A few DIY tips on insulation materials and things you should and should not do when insulating your home.

There are several types of home insulation and different applications for each. I will cover the different types and uses for each and offer a few tips to help keep your house warmer in the winter and cooler in the summer.

The most popular and widely used type of insulation is fiberglass — which is actually made from spun glass. Fiberglass insulation is typically used to insulate floors, walls, ceilings and attics. It comes faced (paper backed) and un-faced, in various widths and R-values.

R-value is simply the measure of thermal resistance (how much the insulation slows the transfer of warm air to cold air). So the higher the R-value the more resistance the insulation offers. Learn more about R-value.

There are many other types of insulation such as;

  • Rigid foam (extruded polystyrene), used primarily for exterior applications.
  • Cellulose (made from recycled paper), used for insulating walls, ceilings, attics and floors.
  • Radiant barriers (closed cell foam faced on both sides with foil) use for insulating floors, walls, ceilings, attics, garage doors, water heaters and metal commercial buildings, and
  • Spray foam (a two-part liquid containing a polymer and a foaming agent) used for insulating walls, ceilings and other interior closed spaces.

These products all have different R-values, material cost and installation cost.

Do it Yourself Insulating Do’s and Don’ts.

  • Do not crush or stuff fiberglass insulation into a space. Crushing the insulation reduces the effectiveness of the product. More in a space is not better.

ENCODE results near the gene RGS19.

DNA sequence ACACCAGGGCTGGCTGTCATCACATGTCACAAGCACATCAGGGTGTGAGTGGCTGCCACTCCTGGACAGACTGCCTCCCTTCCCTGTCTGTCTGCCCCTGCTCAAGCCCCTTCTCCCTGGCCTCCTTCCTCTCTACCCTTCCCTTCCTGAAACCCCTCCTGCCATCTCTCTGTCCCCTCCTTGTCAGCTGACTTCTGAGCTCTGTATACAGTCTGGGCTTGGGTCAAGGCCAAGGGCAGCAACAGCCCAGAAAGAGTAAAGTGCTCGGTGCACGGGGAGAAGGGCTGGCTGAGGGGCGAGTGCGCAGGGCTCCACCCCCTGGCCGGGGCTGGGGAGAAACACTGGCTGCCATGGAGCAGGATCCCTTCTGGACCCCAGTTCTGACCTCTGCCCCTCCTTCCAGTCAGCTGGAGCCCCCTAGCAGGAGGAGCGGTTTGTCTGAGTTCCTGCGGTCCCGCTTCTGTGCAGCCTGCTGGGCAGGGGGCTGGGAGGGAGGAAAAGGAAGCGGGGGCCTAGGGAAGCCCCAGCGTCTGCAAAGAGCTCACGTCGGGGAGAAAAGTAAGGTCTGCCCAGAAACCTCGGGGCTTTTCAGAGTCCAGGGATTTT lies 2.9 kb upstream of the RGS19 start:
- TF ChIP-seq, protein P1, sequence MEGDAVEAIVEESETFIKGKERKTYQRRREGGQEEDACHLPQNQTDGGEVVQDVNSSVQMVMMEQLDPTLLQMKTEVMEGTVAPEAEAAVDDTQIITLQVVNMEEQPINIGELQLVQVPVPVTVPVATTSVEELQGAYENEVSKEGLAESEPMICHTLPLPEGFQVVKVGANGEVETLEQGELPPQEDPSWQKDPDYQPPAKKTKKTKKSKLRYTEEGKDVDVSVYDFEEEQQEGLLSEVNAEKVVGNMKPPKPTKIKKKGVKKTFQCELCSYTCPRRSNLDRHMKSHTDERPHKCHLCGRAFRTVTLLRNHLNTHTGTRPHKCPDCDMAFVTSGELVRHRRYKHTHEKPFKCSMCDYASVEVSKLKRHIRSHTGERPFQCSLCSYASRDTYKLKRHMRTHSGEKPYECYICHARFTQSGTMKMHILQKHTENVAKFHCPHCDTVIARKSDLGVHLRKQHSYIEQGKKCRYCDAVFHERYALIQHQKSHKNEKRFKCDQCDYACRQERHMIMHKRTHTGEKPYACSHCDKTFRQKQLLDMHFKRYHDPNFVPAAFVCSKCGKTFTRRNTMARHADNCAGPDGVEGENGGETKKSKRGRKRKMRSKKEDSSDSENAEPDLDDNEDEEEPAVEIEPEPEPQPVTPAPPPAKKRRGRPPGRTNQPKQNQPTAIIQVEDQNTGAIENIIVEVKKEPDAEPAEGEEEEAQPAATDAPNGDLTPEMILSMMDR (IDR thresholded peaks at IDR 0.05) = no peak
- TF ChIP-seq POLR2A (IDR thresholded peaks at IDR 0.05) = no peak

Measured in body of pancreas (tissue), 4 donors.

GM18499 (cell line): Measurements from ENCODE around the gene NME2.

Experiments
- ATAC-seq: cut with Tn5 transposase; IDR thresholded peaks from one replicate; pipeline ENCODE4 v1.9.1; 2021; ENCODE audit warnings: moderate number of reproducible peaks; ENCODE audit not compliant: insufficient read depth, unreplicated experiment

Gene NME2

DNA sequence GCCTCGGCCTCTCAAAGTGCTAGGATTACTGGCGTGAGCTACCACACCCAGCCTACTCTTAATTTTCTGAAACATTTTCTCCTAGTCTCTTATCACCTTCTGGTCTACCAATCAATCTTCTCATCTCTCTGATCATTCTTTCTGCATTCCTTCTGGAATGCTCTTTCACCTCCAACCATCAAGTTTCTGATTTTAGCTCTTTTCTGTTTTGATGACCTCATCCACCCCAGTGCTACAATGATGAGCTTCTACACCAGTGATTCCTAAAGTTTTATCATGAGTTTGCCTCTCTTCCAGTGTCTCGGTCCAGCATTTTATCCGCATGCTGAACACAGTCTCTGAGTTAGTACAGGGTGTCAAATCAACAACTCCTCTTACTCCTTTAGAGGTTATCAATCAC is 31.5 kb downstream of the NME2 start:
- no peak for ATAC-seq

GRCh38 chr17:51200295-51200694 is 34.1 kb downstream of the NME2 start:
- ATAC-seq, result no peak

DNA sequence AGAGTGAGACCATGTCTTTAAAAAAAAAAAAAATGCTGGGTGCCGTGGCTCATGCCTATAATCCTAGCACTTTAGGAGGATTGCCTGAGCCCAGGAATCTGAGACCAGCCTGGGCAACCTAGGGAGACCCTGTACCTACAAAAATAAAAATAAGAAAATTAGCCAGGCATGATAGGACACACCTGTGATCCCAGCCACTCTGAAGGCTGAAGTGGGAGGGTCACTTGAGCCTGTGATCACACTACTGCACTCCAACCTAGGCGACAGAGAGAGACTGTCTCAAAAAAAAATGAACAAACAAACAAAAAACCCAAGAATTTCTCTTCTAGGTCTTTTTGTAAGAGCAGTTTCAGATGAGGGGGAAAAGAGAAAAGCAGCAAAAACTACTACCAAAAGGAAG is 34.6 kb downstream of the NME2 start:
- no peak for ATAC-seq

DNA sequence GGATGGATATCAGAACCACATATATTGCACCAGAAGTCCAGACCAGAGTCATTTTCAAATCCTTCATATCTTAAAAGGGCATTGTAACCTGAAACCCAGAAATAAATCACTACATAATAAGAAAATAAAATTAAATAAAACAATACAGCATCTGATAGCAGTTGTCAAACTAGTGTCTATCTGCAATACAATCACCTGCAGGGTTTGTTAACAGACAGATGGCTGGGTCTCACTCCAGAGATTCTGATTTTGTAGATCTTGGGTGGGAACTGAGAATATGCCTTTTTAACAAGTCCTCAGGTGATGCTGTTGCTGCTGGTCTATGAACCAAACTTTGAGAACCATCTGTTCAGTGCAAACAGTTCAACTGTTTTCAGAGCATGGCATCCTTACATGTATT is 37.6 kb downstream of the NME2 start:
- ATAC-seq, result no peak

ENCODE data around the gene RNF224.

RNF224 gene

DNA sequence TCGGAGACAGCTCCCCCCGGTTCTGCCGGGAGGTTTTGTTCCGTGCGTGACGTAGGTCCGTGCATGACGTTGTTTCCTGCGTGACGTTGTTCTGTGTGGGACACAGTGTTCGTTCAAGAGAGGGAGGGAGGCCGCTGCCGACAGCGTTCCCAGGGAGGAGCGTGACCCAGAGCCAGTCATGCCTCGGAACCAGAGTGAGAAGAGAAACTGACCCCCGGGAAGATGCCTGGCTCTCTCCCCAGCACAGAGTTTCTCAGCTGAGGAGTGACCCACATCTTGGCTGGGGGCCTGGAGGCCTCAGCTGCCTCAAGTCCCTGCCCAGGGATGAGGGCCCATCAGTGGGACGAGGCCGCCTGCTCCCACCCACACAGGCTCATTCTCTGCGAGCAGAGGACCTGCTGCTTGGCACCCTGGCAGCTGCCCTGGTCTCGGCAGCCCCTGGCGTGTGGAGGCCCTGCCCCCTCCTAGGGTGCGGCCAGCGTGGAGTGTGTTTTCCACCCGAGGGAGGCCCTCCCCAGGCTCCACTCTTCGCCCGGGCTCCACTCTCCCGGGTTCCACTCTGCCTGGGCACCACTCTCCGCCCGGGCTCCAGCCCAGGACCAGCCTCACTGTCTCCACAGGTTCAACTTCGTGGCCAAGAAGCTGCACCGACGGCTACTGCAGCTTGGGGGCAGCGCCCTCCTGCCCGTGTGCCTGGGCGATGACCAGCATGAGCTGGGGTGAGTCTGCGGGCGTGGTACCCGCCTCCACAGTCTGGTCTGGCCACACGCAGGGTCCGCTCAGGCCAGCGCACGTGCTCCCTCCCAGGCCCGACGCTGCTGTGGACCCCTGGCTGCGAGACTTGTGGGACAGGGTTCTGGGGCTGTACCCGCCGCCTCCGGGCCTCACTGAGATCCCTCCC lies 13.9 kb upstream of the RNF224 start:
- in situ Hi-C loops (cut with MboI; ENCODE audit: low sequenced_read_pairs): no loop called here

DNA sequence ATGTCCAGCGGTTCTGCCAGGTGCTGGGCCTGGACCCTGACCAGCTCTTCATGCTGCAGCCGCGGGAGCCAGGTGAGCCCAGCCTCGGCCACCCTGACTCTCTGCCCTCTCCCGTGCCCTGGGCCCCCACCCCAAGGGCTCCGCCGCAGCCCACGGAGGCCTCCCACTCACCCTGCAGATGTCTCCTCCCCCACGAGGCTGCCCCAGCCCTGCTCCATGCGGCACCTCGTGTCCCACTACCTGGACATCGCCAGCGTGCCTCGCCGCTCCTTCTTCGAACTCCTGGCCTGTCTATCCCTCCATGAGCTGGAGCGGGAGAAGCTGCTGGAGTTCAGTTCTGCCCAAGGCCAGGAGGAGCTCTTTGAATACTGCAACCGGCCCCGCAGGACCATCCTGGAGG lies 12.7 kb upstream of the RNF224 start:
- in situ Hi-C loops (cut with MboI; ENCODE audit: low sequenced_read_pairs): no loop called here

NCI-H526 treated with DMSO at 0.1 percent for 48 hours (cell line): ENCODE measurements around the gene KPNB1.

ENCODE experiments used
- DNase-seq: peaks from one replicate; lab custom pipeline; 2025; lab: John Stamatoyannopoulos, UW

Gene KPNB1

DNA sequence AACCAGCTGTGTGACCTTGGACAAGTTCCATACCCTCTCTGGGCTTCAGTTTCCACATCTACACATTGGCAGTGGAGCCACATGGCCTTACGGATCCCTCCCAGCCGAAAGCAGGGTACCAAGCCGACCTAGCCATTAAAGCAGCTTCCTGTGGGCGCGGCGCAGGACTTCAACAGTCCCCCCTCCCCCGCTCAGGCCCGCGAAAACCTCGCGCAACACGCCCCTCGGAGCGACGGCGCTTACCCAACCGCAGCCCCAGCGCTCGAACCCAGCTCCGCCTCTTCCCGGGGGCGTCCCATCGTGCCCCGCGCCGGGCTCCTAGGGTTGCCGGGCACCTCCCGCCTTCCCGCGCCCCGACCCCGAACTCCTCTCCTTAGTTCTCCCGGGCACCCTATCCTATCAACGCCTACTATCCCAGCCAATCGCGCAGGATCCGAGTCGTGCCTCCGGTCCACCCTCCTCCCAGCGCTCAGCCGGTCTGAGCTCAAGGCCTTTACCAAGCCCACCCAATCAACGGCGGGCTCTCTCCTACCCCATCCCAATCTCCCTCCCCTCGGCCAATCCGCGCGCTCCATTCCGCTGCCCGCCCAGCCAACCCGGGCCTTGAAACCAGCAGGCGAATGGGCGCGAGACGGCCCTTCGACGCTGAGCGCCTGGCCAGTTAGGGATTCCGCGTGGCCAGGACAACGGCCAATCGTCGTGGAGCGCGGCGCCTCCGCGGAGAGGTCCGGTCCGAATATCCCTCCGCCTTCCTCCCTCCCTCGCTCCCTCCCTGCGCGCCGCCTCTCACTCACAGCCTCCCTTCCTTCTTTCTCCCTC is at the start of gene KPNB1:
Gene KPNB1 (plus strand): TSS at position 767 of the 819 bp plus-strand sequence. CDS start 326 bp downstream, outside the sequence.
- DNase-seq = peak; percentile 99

• Do wear a mask and protective clothing when working with fiberglass insulation. Who wants to breath spun glass into their lungs.
  • Do not block soffit and gable vents when initially insulating or adding insulation to your attic. Good air flow is critical to preventing condensation. Condensation/moisture will ruin most insulation and create an environment for mold to take hold.
  • Do install a moisture barrier (plastic/polyethylene) over your insulated walls and seal (tape) all seams as well as the top and bottom of the walls. This will help insure that there is less transfer of warm air to the cold air, thus virtually eliminating condensation.
  • Do not dispose of any insulation by burning. Burning insulation is toxic, harmful to you and the environment. You can easily dispose of the extra or old insulation by placing it in plastic bags and taking it to your local refuse disposal station (dump).
  • Do use radiant barriers to insulate the inside of your garage door and around your water heater. This is a great way to save energy and it is quite inexpensive. Radiant barriers are less expensive than rigid insulation, are far more effective and easier to use. Radiant barriers are also fantastic for use as a moisture barrier/underlayment for laminate floors over concrete. Since the radiant barrier acts as a thermal break the cold and moisture can not move from the concrete up through the flooring. It also adds just a bit of cushion to the floor for comfort, (as it is only 1/4″ thick).

Follow these do-it-yourself insulation tips and you will truly succeed with speed.

If you have questions about your DIY projects, just ask your personal DIY consultant. I’m here to help you.